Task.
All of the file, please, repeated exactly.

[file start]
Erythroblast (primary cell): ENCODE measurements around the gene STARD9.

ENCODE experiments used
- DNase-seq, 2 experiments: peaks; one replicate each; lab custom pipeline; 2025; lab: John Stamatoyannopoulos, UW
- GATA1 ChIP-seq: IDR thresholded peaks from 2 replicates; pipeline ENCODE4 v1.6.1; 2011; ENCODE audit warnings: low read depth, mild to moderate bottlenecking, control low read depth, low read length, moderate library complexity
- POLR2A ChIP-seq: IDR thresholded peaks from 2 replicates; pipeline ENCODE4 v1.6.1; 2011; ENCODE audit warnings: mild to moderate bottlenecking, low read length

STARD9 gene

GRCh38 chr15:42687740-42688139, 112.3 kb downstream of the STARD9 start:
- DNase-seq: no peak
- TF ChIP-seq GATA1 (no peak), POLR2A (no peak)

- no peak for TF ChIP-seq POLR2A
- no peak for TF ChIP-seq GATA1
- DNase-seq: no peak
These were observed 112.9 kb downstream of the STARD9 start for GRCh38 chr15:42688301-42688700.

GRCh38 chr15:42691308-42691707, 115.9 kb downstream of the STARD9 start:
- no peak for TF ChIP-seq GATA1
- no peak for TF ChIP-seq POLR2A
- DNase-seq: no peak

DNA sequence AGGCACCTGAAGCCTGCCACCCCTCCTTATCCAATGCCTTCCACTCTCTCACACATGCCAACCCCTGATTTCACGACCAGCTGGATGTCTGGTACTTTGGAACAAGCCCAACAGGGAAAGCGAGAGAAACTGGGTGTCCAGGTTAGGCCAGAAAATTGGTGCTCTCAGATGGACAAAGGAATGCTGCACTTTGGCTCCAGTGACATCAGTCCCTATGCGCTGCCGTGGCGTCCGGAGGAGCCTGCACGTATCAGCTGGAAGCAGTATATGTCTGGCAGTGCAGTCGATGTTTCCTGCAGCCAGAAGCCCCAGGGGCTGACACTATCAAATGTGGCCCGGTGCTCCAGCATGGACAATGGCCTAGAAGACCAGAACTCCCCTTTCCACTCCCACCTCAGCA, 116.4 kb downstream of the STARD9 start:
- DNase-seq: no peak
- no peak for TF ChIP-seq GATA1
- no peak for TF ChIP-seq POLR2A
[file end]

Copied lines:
Erythroblast (primary cell): ENCODE measurements around the gene STARD9.

ENCODE experiments used
- DNase-seq, 2 experiments: peaks; one replicate each; lab custom pipeline; 2025; lab: John Stamatoyannopoulos, UW
- GATA1 ChIP-seq: IDR thresholded peaks from 2 replicates; pipeline ENCODE4 v1.6.1; 2011; ENCODE audit warnings: low read depth, mild to moderate bottlenecking, control low read depth, low read length, moderate library complexity
- POLR2A ChIP-seq: IDR thresholded peaks from 2 replicates; pipeline ENCODE4 v1.6.1; 2011; ENCODE audit warnings: mild to moderate bottlenecking, low read length

STARD9 gene

GRCh38 chr15:42687740-42688139, 112.3 kb downstream of the STARD9 start:
- DNase-seq: no peak
- TF ChIP-seq GATA1 (no peak), POLR2A (no peak)

- no peak for TF ChIP-seq POLR2A
- no peak for TF ChIP-seq GATA1
- DNase-seq: no peak
These were observed 112.9 kb downstream of the STARD9 start for GRCh38 chr15:42688301-42688700.

GRCh38 chr15:42691308-42691707, 115.9 kb downstream of the STARD9 start:
- no peak for TF ChIP-seq GATA1
- no peak for TF ChIP-seq POLR2A
- DNase-seq: no peak

DNA sequence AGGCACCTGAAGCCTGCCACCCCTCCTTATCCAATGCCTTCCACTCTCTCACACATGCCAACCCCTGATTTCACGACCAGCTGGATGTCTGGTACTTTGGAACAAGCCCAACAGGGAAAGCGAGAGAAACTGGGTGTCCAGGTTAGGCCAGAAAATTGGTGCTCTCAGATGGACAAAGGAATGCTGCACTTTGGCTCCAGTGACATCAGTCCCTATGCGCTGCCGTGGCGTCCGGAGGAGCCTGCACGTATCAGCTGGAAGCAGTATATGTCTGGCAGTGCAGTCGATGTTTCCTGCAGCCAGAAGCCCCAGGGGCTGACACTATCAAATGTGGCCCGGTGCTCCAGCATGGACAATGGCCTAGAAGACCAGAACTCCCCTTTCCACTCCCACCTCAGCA, 116.4 kb downstream of the STARD9 start:
- DNase-seq: no peak
- no peak for TF ChIP-seq GATA1
- no peak for TF ChIP-seq POLR2A